Raymond T. Betler

As far as acquisition, Steve, we have acquisitions right behind the one we'd just completed. So there's an -- a very active pipeline in place. Mark Cox, the Head of our Corporate Development Group, is working 24 hours a day on those things and is making great progress. Our focus, we would love to continue to grow our electronics business, to grow our friction business. So from an acquisition point of view, there are specific targets that we've prioritized -- certainly, opportunities to continue to expand our Transit business are interesting to us. So those are the areas that we're focused on today, and we're making good progress in those.

Steve Barger - KeyBanc Capital Markets Inc., Research Division

Well, since you have that poor guy working 24 hours a day, has he found deals of the same size as Fandstan? Or are they more like some of the other deals that you did earlier in 2013 that were more smaller or bolt on?

Raymond T. Betler

Yes. We have a whole mix of opportunities. So the smaller ones have to be more strategic. The larger ones, if they fit our strategy. We were fortunate to find Fandstan on one hand, but it's something that I think we shared with you, we started working on 4, 5 years ago. So certainly, to benefit -- to be able to acquire a company that hits all of our corporate strategic objectives, has operations in 7 continents, the size that Fandstan is, was a significant accomplishment. But we don't anticipate that everyone's going to be like that nor do we neglect the strategic ones that are smaller.

Operator

Our next question is from Mike Baudendistel from Stifel.

Michael J. Baudendistel - Stifel, Nicolaus & Company, Incorporated, Research Division

I just wanted to ask a question on locomotive repair and rebuilds. One of the Class 1s this week was talking about rebuilding older locomotives in order to make up for some of the volume gains and some of the service disruptions. Have you seen any big pickup in those types of activity?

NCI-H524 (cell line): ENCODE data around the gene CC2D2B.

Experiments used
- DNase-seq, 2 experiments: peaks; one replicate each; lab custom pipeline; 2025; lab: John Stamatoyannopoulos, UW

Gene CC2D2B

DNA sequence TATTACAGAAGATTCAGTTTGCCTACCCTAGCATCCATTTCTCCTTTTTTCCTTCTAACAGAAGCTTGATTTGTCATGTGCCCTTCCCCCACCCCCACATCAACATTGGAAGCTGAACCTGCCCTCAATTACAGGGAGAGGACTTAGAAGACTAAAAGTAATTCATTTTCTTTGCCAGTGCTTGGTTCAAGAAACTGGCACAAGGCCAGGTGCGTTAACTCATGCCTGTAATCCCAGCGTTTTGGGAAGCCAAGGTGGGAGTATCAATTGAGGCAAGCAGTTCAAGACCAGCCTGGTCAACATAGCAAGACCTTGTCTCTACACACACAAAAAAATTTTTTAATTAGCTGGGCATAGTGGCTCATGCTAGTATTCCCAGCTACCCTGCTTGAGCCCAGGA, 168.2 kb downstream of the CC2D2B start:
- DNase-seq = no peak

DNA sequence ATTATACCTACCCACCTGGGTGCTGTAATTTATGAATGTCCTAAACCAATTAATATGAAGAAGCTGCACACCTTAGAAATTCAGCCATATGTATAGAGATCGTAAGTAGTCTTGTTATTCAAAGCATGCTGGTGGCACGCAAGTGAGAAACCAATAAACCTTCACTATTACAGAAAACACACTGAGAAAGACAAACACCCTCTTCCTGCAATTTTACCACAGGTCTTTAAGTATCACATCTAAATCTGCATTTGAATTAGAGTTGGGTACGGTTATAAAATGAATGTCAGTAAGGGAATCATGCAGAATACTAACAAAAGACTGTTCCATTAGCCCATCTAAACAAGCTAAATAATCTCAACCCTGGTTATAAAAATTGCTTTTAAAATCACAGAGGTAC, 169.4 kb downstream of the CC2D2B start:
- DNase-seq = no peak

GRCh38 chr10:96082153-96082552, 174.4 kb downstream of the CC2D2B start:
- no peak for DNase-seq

Raymond T. Betler

Yes. We have opportunities, certainly, Mike, for overhauls. There's -- some of our customers have focused on addressing the Tier 4 requirement that way. So you know that that's good business for us, is the overhaul business as well as the new OEM business on locomotive sector. MotivePower does complete overhauls. We do subsystem overhauls in many of our businesses, and we have a global services business with 1/2 dozen major service shops throughout North America. So yes, we've seen some of it, and we've continued to pursue it.

Michael J. Baudendistel - Stifel, Nicolaus & Company, Incorporated, Research Division

Good. And one last one on the proposed regulations yesterday. I mean, there was really a lot that didn't have -- a lot in there that didn't have a lot to do with the brakes, things like better valves, top fitting protection, et cetera. Do you envision yourself competing for any of those other safety-related features?

Albert J. Neupaver

We -- the only thing that we would see if -- on the overhaul, if they're to overhaul a particular railcar, tank car, they may decide to upgrade some of the other things, but we're not involved in the -- with the overhaul where -- the valves, we're not involved nor the thickness. So I don't see anything other than, possibly, the braking or -- systems or anything else they might do in conjunction with, but not necessarily anything discussed.

Operator

[Operator Instructions] This concludes our question-and-answer session. I would like to turn the conference back over to Mr. Neupaver for any closing remarks.

Albert J. Neupaver

No. Thank you very much, and we look forward to talking to you again at the end of the third quarter. And we really would like to see you before that at our investor conference over in Germany at our Fandstan Stemmann plant. We'll also be visiting BECORIT division, which makes friction products for worldwide market. Thank you.

Raymond T. Betler

Thank you.

Operator

The conference has now concluded. Thank you for attending today's presentation. You may now disconnect.